Everything you need to understand or teach Ninety-Two in the Shade by Thomas McGuane.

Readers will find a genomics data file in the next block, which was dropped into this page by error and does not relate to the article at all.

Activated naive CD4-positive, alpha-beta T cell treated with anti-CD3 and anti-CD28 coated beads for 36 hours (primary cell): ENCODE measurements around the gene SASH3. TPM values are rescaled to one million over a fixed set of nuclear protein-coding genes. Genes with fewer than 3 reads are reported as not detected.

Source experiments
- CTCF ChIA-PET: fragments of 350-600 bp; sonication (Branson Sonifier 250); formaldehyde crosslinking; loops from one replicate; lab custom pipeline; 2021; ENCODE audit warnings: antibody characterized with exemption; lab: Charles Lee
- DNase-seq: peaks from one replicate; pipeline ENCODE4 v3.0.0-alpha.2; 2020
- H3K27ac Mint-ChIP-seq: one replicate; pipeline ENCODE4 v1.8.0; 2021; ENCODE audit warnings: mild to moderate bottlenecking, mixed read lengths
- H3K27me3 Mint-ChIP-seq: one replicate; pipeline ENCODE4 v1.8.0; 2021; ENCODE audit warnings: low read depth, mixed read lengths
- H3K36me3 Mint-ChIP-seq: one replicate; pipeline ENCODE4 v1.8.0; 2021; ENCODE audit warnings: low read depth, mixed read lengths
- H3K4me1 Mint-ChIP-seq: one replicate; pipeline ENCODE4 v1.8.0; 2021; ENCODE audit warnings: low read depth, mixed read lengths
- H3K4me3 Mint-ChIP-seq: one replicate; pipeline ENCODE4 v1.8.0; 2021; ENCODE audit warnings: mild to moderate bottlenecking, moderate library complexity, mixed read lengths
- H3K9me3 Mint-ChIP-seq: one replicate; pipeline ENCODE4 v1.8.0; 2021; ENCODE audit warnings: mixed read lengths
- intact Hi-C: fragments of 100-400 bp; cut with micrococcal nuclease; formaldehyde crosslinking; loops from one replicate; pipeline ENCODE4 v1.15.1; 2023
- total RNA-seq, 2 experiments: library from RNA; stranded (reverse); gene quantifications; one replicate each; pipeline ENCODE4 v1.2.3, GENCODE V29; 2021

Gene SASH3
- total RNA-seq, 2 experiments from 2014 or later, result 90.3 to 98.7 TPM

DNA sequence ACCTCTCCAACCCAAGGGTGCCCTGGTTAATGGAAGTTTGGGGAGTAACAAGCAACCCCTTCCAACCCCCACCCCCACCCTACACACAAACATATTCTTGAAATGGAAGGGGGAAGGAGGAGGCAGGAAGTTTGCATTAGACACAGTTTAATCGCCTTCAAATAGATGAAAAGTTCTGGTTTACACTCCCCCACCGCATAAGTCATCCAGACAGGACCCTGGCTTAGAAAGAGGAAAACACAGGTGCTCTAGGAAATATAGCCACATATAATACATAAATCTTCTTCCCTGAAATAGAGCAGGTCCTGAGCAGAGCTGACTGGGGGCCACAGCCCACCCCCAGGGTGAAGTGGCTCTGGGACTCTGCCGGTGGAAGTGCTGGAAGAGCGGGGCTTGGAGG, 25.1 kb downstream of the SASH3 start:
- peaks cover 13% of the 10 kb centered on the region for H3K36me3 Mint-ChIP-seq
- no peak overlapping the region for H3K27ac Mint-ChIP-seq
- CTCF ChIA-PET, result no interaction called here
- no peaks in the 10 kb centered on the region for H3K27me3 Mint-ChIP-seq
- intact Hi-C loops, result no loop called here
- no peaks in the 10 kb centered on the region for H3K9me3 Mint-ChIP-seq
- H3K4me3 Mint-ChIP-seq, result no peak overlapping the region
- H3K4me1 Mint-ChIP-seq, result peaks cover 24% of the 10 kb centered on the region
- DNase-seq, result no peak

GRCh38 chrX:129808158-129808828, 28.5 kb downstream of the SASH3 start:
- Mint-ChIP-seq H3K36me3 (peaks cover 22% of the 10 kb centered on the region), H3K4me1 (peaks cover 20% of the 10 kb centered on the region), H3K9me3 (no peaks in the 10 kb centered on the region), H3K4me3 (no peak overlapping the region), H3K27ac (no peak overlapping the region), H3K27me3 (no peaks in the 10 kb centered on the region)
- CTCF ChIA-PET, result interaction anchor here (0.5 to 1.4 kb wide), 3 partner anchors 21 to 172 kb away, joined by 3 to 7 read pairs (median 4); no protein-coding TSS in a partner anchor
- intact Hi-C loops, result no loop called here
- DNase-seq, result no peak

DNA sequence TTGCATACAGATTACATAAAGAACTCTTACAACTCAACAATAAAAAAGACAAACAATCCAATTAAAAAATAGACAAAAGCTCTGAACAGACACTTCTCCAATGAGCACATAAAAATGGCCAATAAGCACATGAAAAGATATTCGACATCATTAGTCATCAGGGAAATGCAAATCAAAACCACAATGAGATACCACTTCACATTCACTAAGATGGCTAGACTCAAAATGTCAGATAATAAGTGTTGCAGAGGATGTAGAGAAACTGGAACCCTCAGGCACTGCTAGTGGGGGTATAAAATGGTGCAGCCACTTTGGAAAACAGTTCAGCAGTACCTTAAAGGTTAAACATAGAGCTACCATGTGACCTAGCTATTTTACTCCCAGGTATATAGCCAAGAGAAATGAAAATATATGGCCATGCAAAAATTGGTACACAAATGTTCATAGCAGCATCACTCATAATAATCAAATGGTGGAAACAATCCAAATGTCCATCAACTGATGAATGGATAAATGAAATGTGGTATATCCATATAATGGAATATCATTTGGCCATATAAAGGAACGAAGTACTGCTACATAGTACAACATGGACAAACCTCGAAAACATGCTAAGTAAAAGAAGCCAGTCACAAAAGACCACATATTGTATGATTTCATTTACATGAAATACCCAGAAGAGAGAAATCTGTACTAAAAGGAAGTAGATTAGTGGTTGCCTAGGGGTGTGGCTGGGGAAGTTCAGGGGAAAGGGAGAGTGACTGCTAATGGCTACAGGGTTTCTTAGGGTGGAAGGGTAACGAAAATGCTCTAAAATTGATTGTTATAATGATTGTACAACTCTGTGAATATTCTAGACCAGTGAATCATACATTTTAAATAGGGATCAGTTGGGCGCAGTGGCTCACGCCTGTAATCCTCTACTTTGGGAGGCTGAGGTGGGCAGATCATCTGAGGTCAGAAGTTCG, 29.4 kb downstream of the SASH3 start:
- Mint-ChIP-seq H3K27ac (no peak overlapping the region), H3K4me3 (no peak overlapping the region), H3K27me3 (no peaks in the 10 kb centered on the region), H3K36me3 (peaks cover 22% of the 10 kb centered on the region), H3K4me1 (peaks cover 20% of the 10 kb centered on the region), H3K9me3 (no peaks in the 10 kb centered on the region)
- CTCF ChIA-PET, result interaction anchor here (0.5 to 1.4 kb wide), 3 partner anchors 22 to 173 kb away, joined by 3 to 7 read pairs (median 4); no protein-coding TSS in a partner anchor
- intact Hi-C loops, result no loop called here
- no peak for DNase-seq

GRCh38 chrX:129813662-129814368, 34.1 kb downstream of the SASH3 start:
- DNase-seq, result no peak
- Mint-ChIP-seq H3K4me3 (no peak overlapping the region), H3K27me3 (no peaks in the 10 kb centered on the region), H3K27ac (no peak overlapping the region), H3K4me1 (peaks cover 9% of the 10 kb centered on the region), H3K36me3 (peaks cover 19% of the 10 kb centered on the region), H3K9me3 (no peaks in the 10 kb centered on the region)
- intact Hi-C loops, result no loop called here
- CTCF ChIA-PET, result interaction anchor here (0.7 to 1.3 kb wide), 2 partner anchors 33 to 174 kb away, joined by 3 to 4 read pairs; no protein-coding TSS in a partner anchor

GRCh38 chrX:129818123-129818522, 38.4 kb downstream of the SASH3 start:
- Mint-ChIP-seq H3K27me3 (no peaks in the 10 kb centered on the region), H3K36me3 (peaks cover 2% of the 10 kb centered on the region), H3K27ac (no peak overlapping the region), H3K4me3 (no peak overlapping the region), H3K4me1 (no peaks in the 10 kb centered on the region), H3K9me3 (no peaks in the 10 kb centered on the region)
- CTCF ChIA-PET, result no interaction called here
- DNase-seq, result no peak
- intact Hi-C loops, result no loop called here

Given the total failure of the culture's promises toward sustenance and meaning, McGuane's novel turns instead to the question of the individual, and to the alternatives possible for that individual in the face of social forces bent on his invalidation. But Skelton's desire to become a sport fishing guide in the Keys — a decision made solely because it's what he is "good at" — garners immediate opposition from a rival guide, Nichol Dance. Dance plays an elaborate practical joke on Skelton, who retaliates by burning Dance's boat to the water; Dance then forbids Skelton to guide on pain of death, a promise he ultimately keeps. The point that finally emerges here is that the agon between Skelton and Dance revolves around the delicate question of necessity: While unjustifiable in terms of conventional morality, it moves forward with the inevitable tread of Greek tragedy.
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